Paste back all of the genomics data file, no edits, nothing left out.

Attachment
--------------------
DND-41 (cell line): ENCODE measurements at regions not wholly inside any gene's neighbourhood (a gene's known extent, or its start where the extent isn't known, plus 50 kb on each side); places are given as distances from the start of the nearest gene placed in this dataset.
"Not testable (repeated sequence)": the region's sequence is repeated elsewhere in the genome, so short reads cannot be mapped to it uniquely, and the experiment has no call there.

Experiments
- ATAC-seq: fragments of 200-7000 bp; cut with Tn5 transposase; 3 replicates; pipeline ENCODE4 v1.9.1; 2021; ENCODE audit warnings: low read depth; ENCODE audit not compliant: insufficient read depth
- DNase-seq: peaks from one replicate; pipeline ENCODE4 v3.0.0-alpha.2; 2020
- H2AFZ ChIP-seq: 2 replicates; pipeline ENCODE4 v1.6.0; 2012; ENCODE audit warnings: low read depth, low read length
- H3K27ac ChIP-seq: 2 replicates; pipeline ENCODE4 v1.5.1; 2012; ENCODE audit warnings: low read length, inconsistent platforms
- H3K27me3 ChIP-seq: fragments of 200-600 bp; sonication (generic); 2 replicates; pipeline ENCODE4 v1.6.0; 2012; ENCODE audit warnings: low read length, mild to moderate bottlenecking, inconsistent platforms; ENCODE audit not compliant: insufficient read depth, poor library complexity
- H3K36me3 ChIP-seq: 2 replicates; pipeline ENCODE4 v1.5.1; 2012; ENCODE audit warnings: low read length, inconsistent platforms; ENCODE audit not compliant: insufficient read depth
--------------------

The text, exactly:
DND-41 (cell line): ENCODE measurements at regions not wholly inside any gene's neighbourhood (a gene's known extent, or its start where the extent isn't known, plus 50 kb on each side); places are given as distances from the start of the nearest gene placed in this dataset.
"Not testable (repeated sequence)": the region's sequence is repeated elsewhere in the genome, so short reads cannot be mapped to it uniquely, and the experiment has no call there.

Experiments
- ATAC-seq: fragments of 200-7000 bp; cut with Tn5 transposase; 3 replicates; pipeline ENCODE4 v1.9.1; 2021; ENCODE audit warnings: low read depth; ENCODE audit not compliant: insufficient read depth
- DNase-seq: peaks from one replicate; pipeline ENCODE4 v3.0.0-alpha.2; 2020
- H2AFZ ChIP-seq: 2 replicates; pipeline ENCODE4 v1.6.0; 2012; ENCODE audit warnings: low read depth, low read length
- H3K27ac ChIP-seq: 2 replicates; pipeline ENCODE4 v1.5.1; 2012; ENCODE audit warnings: low read length, inconsistent platforms
- H3K27me3 ChIP-seq: fragments of 200-600 bp; sonication (generic); 2 replicates; pipeline ENCODE4 v1.6.0; 2012; ENCODE audit warnings: low read length, mild to moderate bottlenecking, inconsistent platforms; ENCODE audit not compliant: insufficient read depth, poor library complexity
- H3K36me3 ChIP-seq: 2 replicates; pipeline ENCODE4 v1.5.1; 2012; ENCODE audit warnings: low read length, inconsistent platforms; ENCODE audit not compliant: insufficient read depth